Army Corps of Engineers Tidies Up Baltimore Harbor

Crews under contract of the U.S. Army Corps of Engineers, Baltimore District, are currently dredging roughly 2.6 million cu. yds. of material from the Baltimore Harbor and Channels navigation project.

📅   Tue June 14, 2016 - Northeast Edition #12
Brenda Ruggiero


USACE Baltimore District photo.
Crews under contract of the U.S. Army Corps of Engineers, Baltimore District (Md.), are currently dredging roughly 2.6 million cu. yds. (1.9 million cu m) of material from the Baltimore Harbor and Channels navigation project. The $25.6 million contract was awarded this past fall.
USACE Baltimore District photo. Crews under contract of the U.S. Army Corps of Engineers, Baltimore District (Md.), are currently dredging roughly 2.6 million cu. yds. (1.9 million cu m) of material from the Baltimore Harbor and Channels navigation project. The $25.6 million contract was awarded this past fall.
USACE Baltimore District photo.
Crews under contract of the U.S. Army Corps of Engineers, Baltimore District (Md.), are currently dredging roughly 2.6 million cu. yds. (1.9 million cu m) of material from the Baltimore Harbor and Channels navigation project. The $25.6 million contract was awarded this past fall. USACE Baltimore District photo.
This dredging began the first week of March, and is reportedly being performed to ensure continued safe navigation in and out of the Port of Baltimore. USACE Baltimore District photo.
Also in coordination with the state of Maryland, the roughly 550,000 cu. yds. (420,505 cu m) of material dredged from channels above the Key Bridge will be placed at Cox Creek Dredged Material Containment Facility. USACE Baltimore District photo
Approximately 2.63 million cu. yds. (2.01 million cu m) of material consisting primarily of mud, silt, sand, shell and mixtures thereof is being removed from the channels as part of these maintenance operations.

Crews under contract of the U.S. Army Corps of Engineers, Baltimore District (Md.), are currently dredging roughly 2.6 million cu. yds. (1.9 million cu m) of material from the Baltimore Harbor and Channels navigation project. The $25.6 million contract was awarded this past fall.

This dredging began the first week of March, and is reportedly being performed to ensure continued safe navigation in and out of the Port of Baltimore.

“Maintaining the shipping lanes in Baltimore Harbor and its bay channels is of critical importance to both the regional and national economy,” said Baltimore District Commander Col. Ed Chamberlayne, who, in that position, also formally serves as the Supervisor of the Harbor for Baltimore Harbor. “Whether it's vehicles, raw materials or other commodities, residents throughout the region and beyond benefit from the operations at the Port of Baltimore on a regular basis, and that's why we're committed to maintaining these channels.”

Approximately 2.63 million cu. yds. (2.01 million cu m) of material consisting primarily of mud, silt, sand, shell and mixtures thereof is being removed from the channels as part of these maintenance operations. The work, which is being done with two dredges, began with the channels above the Key Bridge and will finish with the bay channels below the Key Bridge. Maintenance dredging is expected to conclude this spring, well within the contract deadline.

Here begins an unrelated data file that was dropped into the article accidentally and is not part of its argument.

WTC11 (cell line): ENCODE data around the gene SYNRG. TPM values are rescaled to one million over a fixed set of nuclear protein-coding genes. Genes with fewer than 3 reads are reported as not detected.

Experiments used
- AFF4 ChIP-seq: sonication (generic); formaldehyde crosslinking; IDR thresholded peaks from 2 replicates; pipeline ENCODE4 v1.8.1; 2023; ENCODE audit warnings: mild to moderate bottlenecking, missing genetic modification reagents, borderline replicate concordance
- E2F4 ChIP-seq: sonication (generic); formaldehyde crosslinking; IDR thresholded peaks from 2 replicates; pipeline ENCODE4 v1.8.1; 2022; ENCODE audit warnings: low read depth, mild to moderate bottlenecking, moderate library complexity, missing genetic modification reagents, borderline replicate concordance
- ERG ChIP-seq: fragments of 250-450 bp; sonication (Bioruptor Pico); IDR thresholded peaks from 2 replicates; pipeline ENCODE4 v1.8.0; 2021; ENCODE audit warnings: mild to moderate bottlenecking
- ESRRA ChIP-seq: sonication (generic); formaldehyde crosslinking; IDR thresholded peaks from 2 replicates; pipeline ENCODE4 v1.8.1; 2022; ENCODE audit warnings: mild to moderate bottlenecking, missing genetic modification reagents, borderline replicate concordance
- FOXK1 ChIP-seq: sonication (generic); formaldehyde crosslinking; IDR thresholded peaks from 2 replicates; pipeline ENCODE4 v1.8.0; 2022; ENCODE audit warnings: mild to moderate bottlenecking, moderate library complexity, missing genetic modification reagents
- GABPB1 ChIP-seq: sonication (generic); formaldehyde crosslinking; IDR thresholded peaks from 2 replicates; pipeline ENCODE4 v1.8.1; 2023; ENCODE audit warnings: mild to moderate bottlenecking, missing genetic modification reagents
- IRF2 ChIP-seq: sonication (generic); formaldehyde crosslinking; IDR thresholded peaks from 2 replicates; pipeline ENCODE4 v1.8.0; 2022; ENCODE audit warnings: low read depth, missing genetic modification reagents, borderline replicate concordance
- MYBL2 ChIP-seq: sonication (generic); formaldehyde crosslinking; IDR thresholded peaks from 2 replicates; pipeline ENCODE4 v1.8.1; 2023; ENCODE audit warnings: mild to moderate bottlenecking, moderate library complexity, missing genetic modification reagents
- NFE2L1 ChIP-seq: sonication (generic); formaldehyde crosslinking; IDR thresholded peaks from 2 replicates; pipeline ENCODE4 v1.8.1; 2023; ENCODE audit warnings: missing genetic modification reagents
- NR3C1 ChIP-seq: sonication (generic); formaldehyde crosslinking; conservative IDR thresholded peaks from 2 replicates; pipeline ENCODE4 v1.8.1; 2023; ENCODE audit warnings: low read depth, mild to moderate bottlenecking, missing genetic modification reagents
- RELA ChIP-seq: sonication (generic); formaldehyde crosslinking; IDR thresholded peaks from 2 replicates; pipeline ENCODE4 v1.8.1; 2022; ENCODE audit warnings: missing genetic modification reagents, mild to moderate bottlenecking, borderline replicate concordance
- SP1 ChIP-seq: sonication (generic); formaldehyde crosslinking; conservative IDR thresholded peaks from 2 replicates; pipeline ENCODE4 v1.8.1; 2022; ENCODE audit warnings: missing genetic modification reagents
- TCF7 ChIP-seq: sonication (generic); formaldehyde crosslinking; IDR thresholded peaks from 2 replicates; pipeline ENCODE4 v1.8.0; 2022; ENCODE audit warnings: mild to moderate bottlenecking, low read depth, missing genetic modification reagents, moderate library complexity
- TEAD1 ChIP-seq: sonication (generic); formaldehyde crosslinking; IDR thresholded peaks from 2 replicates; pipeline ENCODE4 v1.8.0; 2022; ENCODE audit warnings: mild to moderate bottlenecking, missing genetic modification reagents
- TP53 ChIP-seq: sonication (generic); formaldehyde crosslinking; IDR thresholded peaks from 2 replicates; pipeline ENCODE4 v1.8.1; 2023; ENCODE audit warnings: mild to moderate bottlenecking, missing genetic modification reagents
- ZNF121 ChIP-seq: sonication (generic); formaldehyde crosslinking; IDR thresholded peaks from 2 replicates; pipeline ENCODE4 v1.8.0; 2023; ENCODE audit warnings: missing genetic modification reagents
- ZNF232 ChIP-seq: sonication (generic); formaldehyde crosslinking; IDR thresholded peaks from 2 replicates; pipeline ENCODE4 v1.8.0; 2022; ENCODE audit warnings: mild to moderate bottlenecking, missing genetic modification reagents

The contract was awarded to Great Lakes Dredge and Dock of Oak Brook, Ill. The Corps' project manager for this project is Tiffany Burroughs.

The following channels associated with the Port of Baltimore are being dredged to their respective authorized dimensions, plus specified allowable overdepths ranging from one to two feet:

• Fort McHenry Channel to a depth of 51 ft. (15.5 m) and width of 700 ft. (213.36 m) — roughly 528,000 cu. yds. (403,685 cu m)

• Seagirt Channel West to a depth of 42 ft. (12.8 m) and width of 500 ft. (152.4 m) — roughly 23,000 cu. yds. (17,585 cu m)

• Brewerton Eastern Extension to a depth of 36 ft. (11 m) and width of 700 ft. — roughly 1.47 million cu. yds. (1.12 million cu m)

• Craighill Entrance to a depth of 51 ft. and width of 700 ft. — roughly 610,000 cu. yds. (466,378 cu m).

“Historically, one of the biggest challenges when it comes to maintaining the Baltimore Harbor and Channels Project is determining the best way to dispose of the dredged material,” said Chris Gardner of the Corporate Communication Office of the U.S. Army Corps of Engineers, Baltimore District. “This contract to perform dredging on four of the channels that are part of that project is no different. Working closely with our partners in the state of Maryland though, the Corps has coordinated for the safe disposal of all of the material being dredged, including the beneficial reuse of the majority of the material.”

In coordination with the state of Maryland, the roughly 2.1 million cu. yds. (1.6 million cu m) of material dredged from channels below the Key Bridge will be beneficially reused at the Paul S. Sarbanes Ecosystem Restoration Project at Poplar Island located on the eastern side of the Chesapeake Bay.

Also in coordination with the state of Maryland, the roughly 550,000 cu. yds. (420,505 cu m) of material dredged from channels above the Key Bridge will be placed at Cox Creek Dredged Material Containment Facility.

Poplar Island is a unique and extremely successful ecosystem restoration project that has provided a site to beneficially reuse millions of cubic yards of dredged material from the Baltimore Harbor and Channels Project over the years.

According to Gardner, the Port of Baltimore is ranked as the top port among all U.S. ports for handling autos and light trucks, farm machinery and construction machinery.